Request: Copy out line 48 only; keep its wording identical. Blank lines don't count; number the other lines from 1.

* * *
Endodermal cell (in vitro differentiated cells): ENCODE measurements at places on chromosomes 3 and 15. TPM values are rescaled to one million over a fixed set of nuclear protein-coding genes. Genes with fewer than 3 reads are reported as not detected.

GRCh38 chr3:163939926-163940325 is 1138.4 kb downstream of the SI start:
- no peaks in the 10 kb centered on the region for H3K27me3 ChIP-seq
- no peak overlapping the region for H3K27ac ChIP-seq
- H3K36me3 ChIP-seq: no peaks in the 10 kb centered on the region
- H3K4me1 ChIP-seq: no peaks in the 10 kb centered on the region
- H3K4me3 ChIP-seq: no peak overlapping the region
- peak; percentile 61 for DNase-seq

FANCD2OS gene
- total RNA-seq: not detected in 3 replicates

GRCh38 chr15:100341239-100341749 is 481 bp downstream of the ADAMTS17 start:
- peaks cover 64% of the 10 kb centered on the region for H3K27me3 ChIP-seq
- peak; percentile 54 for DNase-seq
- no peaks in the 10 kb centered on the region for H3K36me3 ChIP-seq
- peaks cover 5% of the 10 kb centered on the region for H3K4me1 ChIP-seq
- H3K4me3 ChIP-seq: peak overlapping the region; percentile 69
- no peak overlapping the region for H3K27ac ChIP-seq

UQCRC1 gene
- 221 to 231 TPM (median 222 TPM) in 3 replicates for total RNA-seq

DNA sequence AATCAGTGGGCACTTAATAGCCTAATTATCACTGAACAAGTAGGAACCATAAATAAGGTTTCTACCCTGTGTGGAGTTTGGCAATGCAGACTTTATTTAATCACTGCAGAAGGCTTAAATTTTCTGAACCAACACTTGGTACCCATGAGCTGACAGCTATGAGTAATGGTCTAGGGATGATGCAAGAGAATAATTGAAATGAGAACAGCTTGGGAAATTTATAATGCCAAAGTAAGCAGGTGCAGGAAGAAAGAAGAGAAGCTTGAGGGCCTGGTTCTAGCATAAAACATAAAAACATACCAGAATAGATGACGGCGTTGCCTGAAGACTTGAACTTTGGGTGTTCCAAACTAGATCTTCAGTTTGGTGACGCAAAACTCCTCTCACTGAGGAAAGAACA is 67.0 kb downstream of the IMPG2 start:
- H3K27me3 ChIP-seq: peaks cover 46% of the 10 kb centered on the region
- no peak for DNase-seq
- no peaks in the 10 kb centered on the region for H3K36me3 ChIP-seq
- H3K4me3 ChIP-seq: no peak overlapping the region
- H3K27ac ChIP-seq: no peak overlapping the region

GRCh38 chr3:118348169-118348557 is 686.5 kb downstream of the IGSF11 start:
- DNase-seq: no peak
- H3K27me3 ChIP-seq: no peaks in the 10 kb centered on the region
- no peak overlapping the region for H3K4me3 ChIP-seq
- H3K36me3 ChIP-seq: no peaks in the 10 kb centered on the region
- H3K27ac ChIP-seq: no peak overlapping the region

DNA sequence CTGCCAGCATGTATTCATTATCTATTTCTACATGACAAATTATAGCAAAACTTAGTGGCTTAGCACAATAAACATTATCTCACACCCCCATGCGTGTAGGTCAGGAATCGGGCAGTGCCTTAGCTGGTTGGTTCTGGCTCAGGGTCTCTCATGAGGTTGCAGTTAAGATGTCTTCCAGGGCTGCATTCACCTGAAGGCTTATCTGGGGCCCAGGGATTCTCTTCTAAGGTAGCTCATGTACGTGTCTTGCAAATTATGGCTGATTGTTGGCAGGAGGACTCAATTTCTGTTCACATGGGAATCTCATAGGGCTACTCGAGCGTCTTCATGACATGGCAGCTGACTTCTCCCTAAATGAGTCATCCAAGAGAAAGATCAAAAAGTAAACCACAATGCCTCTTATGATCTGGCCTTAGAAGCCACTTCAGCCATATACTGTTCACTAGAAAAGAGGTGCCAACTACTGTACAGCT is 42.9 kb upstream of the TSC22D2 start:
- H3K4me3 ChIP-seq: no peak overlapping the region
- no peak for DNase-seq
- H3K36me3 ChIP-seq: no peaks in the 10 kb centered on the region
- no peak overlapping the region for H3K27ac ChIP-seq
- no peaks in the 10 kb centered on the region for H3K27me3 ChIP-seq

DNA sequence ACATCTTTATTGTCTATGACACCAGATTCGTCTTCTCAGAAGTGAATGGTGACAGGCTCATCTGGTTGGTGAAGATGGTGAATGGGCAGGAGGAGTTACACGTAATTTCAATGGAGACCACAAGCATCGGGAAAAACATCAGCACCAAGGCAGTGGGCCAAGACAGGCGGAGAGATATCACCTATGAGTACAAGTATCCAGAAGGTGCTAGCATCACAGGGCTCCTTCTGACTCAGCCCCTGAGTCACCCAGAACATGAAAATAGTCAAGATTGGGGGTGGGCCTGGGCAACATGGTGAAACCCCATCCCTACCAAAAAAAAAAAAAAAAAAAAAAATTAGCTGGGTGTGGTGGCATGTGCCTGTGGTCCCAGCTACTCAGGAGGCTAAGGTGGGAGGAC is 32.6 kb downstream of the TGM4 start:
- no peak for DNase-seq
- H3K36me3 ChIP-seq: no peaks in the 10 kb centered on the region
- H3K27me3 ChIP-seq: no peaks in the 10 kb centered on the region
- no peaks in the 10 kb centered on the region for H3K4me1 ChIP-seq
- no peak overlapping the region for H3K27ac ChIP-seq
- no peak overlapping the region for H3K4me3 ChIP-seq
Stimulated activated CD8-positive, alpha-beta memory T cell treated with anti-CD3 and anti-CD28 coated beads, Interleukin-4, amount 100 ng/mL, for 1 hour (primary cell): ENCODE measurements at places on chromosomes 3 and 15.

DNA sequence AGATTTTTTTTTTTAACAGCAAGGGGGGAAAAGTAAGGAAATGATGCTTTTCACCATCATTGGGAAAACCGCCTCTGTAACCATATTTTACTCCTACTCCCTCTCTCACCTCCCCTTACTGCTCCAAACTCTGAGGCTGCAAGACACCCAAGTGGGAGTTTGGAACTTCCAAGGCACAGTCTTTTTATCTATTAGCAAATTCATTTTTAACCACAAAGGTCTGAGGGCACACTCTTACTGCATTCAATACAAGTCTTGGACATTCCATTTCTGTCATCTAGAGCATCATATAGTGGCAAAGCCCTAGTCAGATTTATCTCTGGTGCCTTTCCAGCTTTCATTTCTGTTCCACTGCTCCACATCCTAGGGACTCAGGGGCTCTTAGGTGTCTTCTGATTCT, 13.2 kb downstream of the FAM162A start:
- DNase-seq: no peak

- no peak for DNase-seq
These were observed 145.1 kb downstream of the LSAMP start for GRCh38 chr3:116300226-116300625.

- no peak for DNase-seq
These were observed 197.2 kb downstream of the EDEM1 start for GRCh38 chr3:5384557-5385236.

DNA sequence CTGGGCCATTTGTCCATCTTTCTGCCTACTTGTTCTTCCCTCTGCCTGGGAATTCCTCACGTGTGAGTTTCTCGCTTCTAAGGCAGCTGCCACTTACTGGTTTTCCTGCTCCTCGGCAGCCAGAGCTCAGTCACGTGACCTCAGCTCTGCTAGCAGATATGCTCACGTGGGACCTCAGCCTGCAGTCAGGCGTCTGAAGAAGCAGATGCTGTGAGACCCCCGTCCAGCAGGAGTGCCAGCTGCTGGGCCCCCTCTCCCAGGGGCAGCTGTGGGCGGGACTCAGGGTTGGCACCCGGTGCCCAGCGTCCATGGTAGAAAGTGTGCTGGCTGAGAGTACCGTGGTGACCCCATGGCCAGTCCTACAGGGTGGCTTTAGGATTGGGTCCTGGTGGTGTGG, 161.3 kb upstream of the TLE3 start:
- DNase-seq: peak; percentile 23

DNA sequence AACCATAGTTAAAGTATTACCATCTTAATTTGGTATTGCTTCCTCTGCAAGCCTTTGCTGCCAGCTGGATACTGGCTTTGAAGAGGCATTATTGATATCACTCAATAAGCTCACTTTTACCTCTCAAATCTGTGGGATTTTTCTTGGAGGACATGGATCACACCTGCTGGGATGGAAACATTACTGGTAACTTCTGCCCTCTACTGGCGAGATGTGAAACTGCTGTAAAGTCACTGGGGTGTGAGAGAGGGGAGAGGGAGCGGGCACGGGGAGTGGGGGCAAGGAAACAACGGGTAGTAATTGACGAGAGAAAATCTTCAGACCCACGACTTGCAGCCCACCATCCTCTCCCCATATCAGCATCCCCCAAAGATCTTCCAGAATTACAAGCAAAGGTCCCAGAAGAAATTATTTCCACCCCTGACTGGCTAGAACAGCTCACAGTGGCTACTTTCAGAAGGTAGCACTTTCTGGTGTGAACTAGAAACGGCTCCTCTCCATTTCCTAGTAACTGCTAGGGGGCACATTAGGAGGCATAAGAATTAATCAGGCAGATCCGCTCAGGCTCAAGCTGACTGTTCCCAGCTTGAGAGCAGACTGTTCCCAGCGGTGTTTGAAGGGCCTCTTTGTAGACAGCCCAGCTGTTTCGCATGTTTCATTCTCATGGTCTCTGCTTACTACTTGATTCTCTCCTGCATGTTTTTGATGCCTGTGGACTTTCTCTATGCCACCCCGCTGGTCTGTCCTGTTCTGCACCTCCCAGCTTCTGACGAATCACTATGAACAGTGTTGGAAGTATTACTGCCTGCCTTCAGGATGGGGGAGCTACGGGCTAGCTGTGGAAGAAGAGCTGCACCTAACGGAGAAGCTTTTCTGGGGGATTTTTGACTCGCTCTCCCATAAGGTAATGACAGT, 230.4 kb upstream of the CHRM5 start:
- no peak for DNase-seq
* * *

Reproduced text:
- no peak for DNase-seq